If you believe in reincarnation you should now believe that Baz Luhrmann is the reincarnation of the great French wild man of film, the director Max Ophuls. Ophuls was in love with motion, with color, with lighting, with astounding camera moves that no one else had ever thought to make; and in his 1955 film "Lola Montes" he swung his Cinemascope camera dizzyingly around and around a huge three-ring circus while acrobats, animals, clowns and showgirls all blazed through their paces on the floor and in the air as the camera swept us past them. It was, and is, one of the great shots in all of film history.
Watching "Moulin Rouge" we can forget Luhrmann's "Strictly Ballroom," a classroom exercise that pales alongside his "William Shakespeare's Romeo and Juliet" and "Moulin Rouge." The emotional heat of "Romeo and Juliet," with its gang fights, its monstrosity of a city, its surging passions, its astounding final shot in the church with something like ten thousand candles burning over the bodies of the lovers, all of those are only an introduction to the shots and editing we see in "Moulin Rouge." Here he immerses himself, and us, in the ravishingly sensuous quality of motion picture colors, movement, and lighting. He uses his shots - and his editing - to create a montage that assaults us and overwhelms our eyes. Along with his wildly fanciful sets and period costumes he takes us to visual heights that I for one have never seen before.
But oh, where is William Shakespeare when you need him? He was there for "R & J," but he is sadly missing now. The script for "Moulin Rouge," by Luhrmann and Craig Pearce, is so abominably trite that we wonder if it wasn't meant as a parody. Aspiring poet Christian (Ewan McGregor) comes to Paris in 1899 and heads straight to Montmartre and the Moulin Rouge, where he meets Toulouse Lautrec (John Leguizamo) and falls in love with the divine courtesan/star of the show Satine (Nicole Kidman). Satine is dying of tuberculosis (at one point she says to McGregor: "Tell our story, Christian." You want her to add: "Call it 'Camille.'") though you wouldn't know it to look at her; she sings, dances and does some heavy petting with only the slightest hint of a cough, until - well, you can guess.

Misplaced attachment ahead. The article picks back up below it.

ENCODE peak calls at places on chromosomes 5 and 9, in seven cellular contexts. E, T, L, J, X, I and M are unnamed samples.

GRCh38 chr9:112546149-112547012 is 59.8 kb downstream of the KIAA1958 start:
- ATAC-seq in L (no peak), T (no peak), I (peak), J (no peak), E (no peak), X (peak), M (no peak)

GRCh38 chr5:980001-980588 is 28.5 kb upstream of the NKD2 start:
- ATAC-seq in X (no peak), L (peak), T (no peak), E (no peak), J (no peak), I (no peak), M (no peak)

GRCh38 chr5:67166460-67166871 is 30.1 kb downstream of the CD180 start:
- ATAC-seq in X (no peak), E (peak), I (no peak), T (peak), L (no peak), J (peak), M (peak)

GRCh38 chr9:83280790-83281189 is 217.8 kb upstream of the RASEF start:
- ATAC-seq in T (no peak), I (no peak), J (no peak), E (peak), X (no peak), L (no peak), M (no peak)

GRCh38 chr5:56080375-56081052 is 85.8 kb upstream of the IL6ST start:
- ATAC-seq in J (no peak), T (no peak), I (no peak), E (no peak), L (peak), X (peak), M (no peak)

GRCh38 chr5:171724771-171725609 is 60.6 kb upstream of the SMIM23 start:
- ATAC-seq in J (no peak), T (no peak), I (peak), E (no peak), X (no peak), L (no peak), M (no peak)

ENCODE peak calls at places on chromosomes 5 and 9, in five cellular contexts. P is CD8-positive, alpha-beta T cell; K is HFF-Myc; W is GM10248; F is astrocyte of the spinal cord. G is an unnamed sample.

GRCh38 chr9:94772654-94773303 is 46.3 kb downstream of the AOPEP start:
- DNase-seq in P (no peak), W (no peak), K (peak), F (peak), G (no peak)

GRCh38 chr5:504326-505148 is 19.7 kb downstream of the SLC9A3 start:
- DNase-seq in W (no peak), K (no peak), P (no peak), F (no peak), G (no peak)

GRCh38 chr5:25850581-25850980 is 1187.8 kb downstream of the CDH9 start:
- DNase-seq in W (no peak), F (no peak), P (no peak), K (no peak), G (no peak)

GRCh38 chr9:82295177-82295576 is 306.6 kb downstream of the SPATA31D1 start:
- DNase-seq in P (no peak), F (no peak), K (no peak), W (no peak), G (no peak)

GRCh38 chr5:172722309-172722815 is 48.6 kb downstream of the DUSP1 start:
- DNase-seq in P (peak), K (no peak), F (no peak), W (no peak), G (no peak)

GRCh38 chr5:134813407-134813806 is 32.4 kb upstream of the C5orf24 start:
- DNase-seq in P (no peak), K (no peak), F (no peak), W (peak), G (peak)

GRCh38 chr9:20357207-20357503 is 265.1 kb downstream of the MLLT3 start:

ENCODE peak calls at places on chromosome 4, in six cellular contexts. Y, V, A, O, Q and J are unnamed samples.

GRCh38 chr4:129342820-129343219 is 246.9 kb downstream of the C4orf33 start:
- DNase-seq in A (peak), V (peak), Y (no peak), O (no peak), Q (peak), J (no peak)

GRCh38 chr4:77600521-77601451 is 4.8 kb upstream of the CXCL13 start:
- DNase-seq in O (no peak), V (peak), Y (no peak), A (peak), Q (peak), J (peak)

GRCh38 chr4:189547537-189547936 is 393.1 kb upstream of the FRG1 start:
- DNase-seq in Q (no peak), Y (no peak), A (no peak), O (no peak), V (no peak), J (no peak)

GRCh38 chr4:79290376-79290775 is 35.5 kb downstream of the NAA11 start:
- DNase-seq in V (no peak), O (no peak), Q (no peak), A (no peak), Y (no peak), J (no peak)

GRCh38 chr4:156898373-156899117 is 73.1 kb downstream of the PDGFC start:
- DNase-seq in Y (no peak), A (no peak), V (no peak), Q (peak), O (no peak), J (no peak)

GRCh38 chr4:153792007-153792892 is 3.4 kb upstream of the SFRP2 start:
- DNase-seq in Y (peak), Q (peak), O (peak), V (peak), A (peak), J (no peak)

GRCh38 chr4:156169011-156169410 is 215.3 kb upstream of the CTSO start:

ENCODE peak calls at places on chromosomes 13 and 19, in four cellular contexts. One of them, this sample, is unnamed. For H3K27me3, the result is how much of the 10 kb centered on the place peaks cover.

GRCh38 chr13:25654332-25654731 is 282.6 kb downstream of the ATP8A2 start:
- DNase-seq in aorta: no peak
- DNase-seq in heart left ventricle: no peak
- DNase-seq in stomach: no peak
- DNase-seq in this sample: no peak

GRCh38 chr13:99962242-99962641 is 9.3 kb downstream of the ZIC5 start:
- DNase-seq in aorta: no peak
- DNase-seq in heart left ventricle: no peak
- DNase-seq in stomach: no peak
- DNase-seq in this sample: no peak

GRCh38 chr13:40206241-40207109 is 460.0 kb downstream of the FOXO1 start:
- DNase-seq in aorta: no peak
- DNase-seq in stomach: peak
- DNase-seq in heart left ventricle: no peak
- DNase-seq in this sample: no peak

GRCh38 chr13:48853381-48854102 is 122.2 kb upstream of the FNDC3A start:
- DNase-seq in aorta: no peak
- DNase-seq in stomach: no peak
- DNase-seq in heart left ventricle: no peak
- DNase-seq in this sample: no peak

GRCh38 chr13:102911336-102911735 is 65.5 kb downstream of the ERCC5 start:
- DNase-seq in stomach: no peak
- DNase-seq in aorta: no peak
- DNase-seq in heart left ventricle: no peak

Manager of the theatre and producer of the Moulin Rouge show is Zidler (Jim Broadbent), who needs evil Duke of Worcester Richard Roxburgh to put up the money to save the theatre. But the Duke wants Satine for himself and will only give the money if he can have her, in the Biblical sense as we say.
That's it; that's the film. Except that it isn't really the film, because "Moulin Rouge" is filled with anachronistic music, sung and danced by its leads (and everyone else), who do an incredible string of fifties, sixties and seventies hits, from "Nature Boy" - the film's emblematic theme song, no kidding - to Elton John's "Your Song," to "Lady Marmalade" ('Voulez vous couchez avec moi, ce soir?') to "Like a Virgin" to "All You Need Is Love" to, well, you get the idea. Oddly, the songs are the best part of the film - shot and edited with more cuts per second of running time than you would think physically possible - and yet they all work in context.
"Moulin Rouge" is a mad folly - a film that is both terrible and wonderful at the same time. Is there anyone like Luhrmann working in film today? No, and we can be both grateful and sad that he is unique. I don't know that we could handle two of him, but in his strange way he enriches us all.